Agents Spectrum Uses Advantages Disadvantages Iodophores (30-50 ppm free iodine) Low-level disinfectant. Used on some non-critical items, e.g., hydrotherapy tanks; however, main use is as an antiseptic. Relatively free of toxicity or irritancy. Inactivated by organic matter. Adversely affects silicone tubing. May stain some fabrics. Quaternary ammonium compounds Low-level disinfectant unless combined with other agents. Used mainly on environmental surfaces. Can be used on skin. Stable with good detergent properties (cationic detergent). Usually non-irritating. Relatively narrow microbicidal spectrum, but range of activity can be expanded when combined with other agents, e.g., alcohols. December 1, 2013 Iodine solutions or tinctures long have been used by health professionals primarily as antiseptics on skin or tissue. Iodophors, on the other hand, have been used both as antiseptics and disinfectants. Iodine can penetrate the cell wall of microorganisms quickly, and the lethal effects are believed to result from disruption of protein and nucleic acid structure and synthesis. Besides their use as an antiseptic, iodophors have been used for disinfecting blood culture bottles and medical equipment, such as hydrotherapy tanks, thermometers, and endoscopes. Quaternary ammonium compounds – these compounds are not effective against some Gram-negative bacteria, including those that are antibiotic-resistant. Suitable for low-level disinfection of clean surfaces; not recommended for routine use in health care facilities. Cement, synthetic rubbers and aluminum may be damaged by quaternary ammonium compounds, especially if an anti-rust compound has been added to the solution. Inactivated in the presence of organic matter.

34 Practical Tips - 1 Develop a policy for chemical disinfection
Disinfectants may be supplied ready to use or may need to be diluted Label bottles or containers with the name and concentration of disinfectant and, for diluted disinfectants, the date of dilution/preparation Prepare dilutions with clean water Prepare small amounts at a time to avoid wastage December 1, 2013 From the WHO:

35 Practical Tips - 2 Do not mix freshly made diluted solution with old solution Wash and dry the container before filling with new solution Clean, rinse and dry items thoroughly before disinfecting After disinfection, rinse thoroughly with clean water to remove all chemical residues Alcohol solutions can be allowed to dry without rinsing December 1, 2013 From the WHO: All disinfectants are inactivated to some extent by organic matter, rubber, hard water and detergents. Use fresh soaking solution every day. Renew soaking solution during the day if it looks dirty. Never mix fresh solution with old solution. Wash and dry the container before filling with new solution. Avoid soaking metal items for too long or in too high concentrations as this causes corrosion and rusting.

36 Steam Sterilisation Requires direct contact of an item with steam at a required temperature and pressure for a specified time Most reliable Non-toxic Has broad-spectrum microbiocidal activity Good penetrating ability Cheap and easy to monitor for efficacy 2 main types: gravity and pre-vacuum December 1, 2013 Steam is the most reliable means of sterilisation. It is non-toxic (when generated from water free of volatile chemicals), has broad-spectrum microbicidal activity, and good penetrating ability, while being cheap and easy to monitor for efficacy. Sterilisation requires direct contact of an item with steam at a required temperature and pressure for a specified time. Autoclaves are specially designed chambers in which steam under pressure produces high temperatures. They are based on the same principle as pressure-cookers. There are two main types of steam sterilisers - gravity and pre-vacuum. ‘Pressure cooker’ type sterilisers are designed to sterilise unwrapped, non-porous, non-fabric items such as instruments and syringes. Moist heat, when used as steam under pressure in an autoclave, kills microbes by denaturing their proteins.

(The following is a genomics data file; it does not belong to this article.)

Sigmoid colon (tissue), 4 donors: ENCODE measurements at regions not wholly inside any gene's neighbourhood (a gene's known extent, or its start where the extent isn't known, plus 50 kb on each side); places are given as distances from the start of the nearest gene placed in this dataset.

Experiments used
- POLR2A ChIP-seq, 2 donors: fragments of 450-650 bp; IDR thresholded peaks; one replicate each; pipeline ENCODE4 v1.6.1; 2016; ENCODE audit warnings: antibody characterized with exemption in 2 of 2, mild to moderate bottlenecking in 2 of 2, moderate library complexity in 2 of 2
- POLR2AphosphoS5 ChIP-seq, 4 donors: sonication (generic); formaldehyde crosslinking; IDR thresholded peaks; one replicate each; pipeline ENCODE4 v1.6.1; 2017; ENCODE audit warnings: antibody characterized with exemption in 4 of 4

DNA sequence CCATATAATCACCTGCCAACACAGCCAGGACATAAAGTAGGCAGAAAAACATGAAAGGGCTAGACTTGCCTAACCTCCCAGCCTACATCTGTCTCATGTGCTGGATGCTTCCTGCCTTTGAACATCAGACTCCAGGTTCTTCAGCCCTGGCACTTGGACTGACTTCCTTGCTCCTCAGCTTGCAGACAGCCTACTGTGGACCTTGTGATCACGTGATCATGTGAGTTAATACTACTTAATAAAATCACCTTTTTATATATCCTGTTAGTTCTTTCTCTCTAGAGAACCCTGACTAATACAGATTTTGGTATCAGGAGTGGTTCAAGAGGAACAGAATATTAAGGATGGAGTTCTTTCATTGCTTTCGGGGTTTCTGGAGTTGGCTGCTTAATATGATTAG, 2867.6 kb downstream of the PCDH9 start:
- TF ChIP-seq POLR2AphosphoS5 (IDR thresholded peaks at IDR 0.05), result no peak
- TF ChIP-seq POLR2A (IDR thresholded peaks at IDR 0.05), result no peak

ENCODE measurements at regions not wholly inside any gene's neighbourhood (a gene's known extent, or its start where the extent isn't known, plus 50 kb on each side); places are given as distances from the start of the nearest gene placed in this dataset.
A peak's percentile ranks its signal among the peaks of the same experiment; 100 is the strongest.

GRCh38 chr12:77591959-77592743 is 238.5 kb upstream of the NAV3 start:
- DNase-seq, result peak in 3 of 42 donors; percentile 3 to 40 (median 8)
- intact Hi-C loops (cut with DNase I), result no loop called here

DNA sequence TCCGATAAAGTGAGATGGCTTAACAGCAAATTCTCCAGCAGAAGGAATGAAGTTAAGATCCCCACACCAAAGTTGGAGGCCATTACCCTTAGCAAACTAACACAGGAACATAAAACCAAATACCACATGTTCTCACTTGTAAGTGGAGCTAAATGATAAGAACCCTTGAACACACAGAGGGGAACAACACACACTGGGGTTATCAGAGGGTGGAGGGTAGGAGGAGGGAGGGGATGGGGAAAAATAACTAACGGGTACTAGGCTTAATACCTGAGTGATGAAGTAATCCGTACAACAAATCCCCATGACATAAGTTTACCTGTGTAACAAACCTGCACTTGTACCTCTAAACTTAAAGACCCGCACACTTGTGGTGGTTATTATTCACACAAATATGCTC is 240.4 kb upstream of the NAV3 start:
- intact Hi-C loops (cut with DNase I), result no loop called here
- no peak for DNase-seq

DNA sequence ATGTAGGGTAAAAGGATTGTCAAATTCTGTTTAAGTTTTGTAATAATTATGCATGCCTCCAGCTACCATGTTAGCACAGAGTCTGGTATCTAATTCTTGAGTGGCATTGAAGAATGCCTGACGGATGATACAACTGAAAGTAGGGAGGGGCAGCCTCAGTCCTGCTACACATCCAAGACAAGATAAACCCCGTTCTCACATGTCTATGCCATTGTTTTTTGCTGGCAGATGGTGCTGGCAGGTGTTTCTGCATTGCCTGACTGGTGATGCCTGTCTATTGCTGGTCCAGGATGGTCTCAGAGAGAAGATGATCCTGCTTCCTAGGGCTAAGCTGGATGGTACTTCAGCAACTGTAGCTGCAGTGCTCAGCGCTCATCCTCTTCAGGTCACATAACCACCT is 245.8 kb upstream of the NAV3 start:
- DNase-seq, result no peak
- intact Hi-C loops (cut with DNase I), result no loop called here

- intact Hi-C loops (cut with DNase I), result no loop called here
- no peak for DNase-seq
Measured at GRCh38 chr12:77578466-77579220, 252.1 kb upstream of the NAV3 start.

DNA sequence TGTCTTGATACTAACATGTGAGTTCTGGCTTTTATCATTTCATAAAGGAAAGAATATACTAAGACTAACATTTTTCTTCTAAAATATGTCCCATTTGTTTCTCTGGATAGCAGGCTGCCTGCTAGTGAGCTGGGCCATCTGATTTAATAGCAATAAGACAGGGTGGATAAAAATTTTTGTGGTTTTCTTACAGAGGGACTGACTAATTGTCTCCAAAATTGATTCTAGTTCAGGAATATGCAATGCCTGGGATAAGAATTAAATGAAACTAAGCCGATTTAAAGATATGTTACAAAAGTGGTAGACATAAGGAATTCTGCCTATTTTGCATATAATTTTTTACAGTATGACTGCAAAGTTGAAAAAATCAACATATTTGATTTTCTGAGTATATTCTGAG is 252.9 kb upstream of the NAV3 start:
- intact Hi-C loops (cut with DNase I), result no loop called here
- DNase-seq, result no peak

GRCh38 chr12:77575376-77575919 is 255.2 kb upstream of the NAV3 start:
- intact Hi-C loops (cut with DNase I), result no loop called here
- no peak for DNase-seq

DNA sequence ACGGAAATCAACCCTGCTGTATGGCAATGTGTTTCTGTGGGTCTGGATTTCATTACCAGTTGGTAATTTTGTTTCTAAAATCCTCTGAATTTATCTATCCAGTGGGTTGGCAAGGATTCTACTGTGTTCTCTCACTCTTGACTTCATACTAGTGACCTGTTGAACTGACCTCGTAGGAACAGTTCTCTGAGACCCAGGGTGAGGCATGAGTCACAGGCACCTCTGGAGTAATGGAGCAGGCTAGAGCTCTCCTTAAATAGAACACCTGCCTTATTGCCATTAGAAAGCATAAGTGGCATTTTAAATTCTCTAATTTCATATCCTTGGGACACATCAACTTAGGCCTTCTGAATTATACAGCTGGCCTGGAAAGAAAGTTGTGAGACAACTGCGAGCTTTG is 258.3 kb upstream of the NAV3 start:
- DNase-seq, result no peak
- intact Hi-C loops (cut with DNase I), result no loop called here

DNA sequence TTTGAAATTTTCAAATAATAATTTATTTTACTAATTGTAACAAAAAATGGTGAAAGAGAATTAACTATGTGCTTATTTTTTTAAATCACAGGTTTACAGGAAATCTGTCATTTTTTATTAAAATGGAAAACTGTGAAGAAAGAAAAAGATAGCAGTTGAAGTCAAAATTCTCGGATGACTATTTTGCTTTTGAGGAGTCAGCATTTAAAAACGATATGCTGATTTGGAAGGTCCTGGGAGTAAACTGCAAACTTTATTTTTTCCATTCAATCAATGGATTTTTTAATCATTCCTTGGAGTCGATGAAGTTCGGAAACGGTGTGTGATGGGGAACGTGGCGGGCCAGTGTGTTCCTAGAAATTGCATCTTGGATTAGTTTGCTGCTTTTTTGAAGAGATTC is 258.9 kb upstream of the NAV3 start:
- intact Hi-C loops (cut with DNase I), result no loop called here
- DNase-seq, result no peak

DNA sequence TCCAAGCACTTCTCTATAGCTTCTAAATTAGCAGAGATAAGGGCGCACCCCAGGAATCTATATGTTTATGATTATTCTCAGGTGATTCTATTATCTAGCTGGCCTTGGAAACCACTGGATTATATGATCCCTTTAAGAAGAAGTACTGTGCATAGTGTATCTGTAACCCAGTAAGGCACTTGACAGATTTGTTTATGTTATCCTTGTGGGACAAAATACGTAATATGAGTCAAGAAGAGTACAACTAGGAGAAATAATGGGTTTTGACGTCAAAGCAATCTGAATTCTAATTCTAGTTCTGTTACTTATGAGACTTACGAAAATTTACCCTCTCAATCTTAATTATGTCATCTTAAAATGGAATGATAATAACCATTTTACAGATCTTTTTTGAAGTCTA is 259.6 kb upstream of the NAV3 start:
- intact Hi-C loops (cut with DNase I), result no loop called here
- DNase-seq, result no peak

37 Gravity Displacement Autoclaves
Steam introduced to purge out air and build pressure Raise temperature normally to 121°C at 15 pounds/square inch and maintain it for minutes For sterilising liquids and items in wraps that steam can penetrate December 1, 2013 In gravity (downward) displacement autoclaves, steam is introduced at the top of the chamber to purge out the cooler and denser air-steam mixture from the bottom of the chamber. The exhaust valve closes when all the air has been removed, thus allowing the pressure to build and temperature to rise. Such autoclaves are used for sterilising liquids and items in wraps that steam can penetrate. The sterilisation step itself normally lasts about 15 minutes at 121°C at kilopascal (15 pounds/square inch).

38 High-Vacuum Autoclaves
Air is first vacuumed out and then steam introduced Faster and better penetration throughout the load Pressure and temperature higher; 134°C at about at 30 pounds/inch2 Processing time about three minutes Not suited for liquids due to need for vacuum December 1, 2013 In high-vacuum autoclaves, the air from the steriliser chamber is first vacuumed out and then steam is introduced allowing faster and better penetration throughout the entire load. The pressure and temperature rise quickly allowing process times of three minutes at 134°C at about kilopascal (30 pounds/square inch).

39 Factors Influencing Steam Sterilisation